Written by Swagam Dasgupta
Rijpal Saini, a father of four living in Pubsara, Haryana, desperately wishes for a stable income to support his family. Every day, he travels 32 km via public transport to Azadpur Mandi. Here, he waits along with hundreds of other mazdoors (daily-wage labourers) for thekedaars (contractors) to pick them up for a day’s work. Earning a meagre ₹ 120 a day – if he is lucky enough to be selected for work – his income falls well below Haryana’s minimum wage of ₹ 318.45 a day.
Millions of people like Rijpal are hopeful for new, secure and well-paying jobs. One crucial indicator of the government’s attempt to create new jobs is the annual budget. Hence, it is not surprising that the introduction of the 2018-19 Budget was preceded by debates and discussions in order to find an answer to India’s age-old question – where are our jobs? In an exclusive interview with The Bastion, Prof. Himanshu dissects the country’s unsuccessful history of job creation while posing a few solutions for the coming years.
Does the 2018-19 Budget Offer a Solution for the Lack of Jobs in India?
The budget promises various solutions spanning all three sectors of the economy, but these might not be as indicative of the creation of new jobs as expected.
Even if the government’s estimation of 5.5 million new jobs were true, (EPFO’s data is misleading), it’s crucial to note that this mainly includes jobs that have moved from the informal to the formal sector. Although formalization is integral to a healthy economy, it is not a substitute for new jobs. Himanshu also points out that the Budget doesn’t really deal with long-term solutions to the problem.
Why Can’t We Create More Jobs?
Himanshu sheds light on three bottlenecks in our economy that are stunting the creation of new forms of employment.
First, the growth rate of rural wages has slowed down; this can be attributed to the lack of rural demand. “Unless you pull up demand in the rural economy, you are not going to create [general] demand. If you are not going to create demand, then any amount of pushing money [into the economy] is not going to create more jobs”, says Himanshu.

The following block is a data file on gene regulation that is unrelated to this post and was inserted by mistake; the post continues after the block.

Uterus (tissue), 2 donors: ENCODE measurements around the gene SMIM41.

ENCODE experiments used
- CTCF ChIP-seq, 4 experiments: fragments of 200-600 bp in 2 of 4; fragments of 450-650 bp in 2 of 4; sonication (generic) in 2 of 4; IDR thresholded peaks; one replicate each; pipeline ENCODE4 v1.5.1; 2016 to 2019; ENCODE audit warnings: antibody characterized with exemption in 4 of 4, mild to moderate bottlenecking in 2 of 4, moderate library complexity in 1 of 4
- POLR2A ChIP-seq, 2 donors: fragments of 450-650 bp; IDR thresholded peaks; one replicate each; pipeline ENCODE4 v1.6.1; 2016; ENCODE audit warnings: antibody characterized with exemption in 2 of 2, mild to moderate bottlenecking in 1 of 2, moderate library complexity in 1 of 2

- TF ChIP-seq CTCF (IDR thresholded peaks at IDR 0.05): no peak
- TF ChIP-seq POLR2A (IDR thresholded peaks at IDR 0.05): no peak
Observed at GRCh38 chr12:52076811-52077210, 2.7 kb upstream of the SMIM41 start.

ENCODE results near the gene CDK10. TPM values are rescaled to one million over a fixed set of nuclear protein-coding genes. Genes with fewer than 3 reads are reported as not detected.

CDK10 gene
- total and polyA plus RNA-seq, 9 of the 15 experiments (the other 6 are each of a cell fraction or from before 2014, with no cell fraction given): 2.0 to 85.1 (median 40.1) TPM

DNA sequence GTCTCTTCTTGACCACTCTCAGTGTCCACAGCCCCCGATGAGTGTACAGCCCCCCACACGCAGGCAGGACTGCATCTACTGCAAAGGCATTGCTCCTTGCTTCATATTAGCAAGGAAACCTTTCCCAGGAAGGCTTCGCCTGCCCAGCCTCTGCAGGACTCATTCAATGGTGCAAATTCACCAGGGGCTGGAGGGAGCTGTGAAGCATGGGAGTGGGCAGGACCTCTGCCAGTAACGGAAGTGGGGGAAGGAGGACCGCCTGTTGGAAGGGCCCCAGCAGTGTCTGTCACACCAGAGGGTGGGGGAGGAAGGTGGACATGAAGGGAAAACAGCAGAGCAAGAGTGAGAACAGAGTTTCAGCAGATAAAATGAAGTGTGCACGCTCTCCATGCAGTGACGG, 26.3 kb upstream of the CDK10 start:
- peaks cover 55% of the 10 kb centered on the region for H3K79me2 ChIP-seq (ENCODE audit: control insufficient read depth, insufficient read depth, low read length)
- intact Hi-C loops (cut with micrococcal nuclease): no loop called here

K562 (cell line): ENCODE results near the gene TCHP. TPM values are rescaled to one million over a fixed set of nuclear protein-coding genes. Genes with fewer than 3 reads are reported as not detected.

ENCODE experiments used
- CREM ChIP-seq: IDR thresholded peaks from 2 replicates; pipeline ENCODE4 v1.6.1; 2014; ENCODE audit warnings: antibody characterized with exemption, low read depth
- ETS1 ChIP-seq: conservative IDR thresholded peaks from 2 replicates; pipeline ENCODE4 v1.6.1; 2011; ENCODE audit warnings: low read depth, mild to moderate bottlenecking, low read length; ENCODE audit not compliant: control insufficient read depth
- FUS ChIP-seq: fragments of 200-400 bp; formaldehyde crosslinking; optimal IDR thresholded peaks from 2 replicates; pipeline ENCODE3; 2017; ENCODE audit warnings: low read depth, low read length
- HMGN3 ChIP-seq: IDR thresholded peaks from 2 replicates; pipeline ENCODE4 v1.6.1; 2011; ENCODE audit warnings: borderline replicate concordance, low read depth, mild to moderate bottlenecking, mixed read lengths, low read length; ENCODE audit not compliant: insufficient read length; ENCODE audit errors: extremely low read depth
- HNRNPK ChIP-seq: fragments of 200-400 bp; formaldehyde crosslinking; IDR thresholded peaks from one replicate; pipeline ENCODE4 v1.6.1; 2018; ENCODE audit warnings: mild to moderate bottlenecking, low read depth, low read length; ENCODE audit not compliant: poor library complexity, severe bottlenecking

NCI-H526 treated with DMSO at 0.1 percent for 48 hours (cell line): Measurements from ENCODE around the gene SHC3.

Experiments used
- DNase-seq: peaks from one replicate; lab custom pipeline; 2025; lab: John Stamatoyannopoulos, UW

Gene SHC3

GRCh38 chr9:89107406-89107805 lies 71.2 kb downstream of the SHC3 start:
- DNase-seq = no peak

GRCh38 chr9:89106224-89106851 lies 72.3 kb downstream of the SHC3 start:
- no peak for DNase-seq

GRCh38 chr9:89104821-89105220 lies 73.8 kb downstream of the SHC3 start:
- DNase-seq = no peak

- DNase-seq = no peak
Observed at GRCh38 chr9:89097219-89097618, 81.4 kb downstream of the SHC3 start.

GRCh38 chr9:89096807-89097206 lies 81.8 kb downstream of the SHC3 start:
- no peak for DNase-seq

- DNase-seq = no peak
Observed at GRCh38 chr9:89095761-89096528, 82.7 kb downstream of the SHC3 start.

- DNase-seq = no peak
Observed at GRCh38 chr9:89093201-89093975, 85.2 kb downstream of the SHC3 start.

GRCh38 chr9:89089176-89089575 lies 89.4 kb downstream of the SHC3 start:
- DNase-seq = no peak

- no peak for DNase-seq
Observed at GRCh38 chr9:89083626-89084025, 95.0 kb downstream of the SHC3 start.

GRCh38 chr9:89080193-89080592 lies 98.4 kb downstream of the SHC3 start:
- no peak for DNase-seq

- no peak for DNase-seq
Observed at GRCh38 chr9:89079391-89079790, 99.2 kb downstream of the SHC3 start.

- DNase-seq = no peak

Secondly, the share of private investments – a vital component of the economy – in the GDP has declined steadily for the past five years. Due to this, new jobs cannot be created with ease.
The fall in Gross Fixed Capital Formation since 2011 indicates the sharp decline in private investments. Source: World Bank
Finally, there exists a lack of policy incentives for labour-intensive small and medium enterprises. This is crucial since millions of people are hoping to move out of the agricultural or rural sectors. Hence, labour enterprises have the potential to create a large volume of jobs for the incoming workforce.
Does Rural India Hold the Key to Success?
Just by its sheer volume, the rural sector has the potential to make or break the availability of new jobs.
Rural India’s contribution to the Indian economy is by no means small. According to 2012 data, it adds to 51.2% of the total net value added in manufacturing. From the population size and economic contribution, it’s not hard to see there lies a massive scope for demand as well as the supply of jobs in the rural sector.
The graph depicts the rate at which India’s rural population is growing. Source: World Bank
Let’s take a look at an example; as incomes rise, many of India’s rural areas are utilizing electricity at the household level for the first time. Therefore, there is potential for a market consisting of low-quality electric goods such as fans, bulbs, electric heaters etc., to grow. This new and growing demand, aided by the multiplier impact, creates the need for incentivising labour intensive, small and medium enterprises that could create new jobs. As said earlier, after taking the massive population and economic contribution into account, it’s hard to deny that rural India’s demand holds a vital key to increased job creation.
Yes We Can Create More Jobs, but How?
To shift demand from agricultural to non-agricultural products, it’s crucial to increase surplus income in the rural populace’s hands. According to Himanshu, there are three ways to accelerate the process of surplus income.
First, there needs to exist an incentive structure, to encourage the production of low-end goods and services such as electric bulbs and construction services. Second, credit needs to be made more accessible, so that the rural sector can upscale its production. Finally, policies should be implemented that favour rural sector enterprises, to help them grow.
By putting these solutions into practice, India might finally win its historical struggle against its job drought. But, until then, Rijpal Saini and millions like him are forced to wait for the thekedaars (contractors) to pick them up for a sum of ₹ 120, every day.
Himanshu is the Assistant Professor of Economics at the Centre for Study of Regional Development, School of Social Sciences, Jawaharlal Nehru University, New Delhi. He is also visiting fellow at Centre de Sciences Humaines, New Delhi.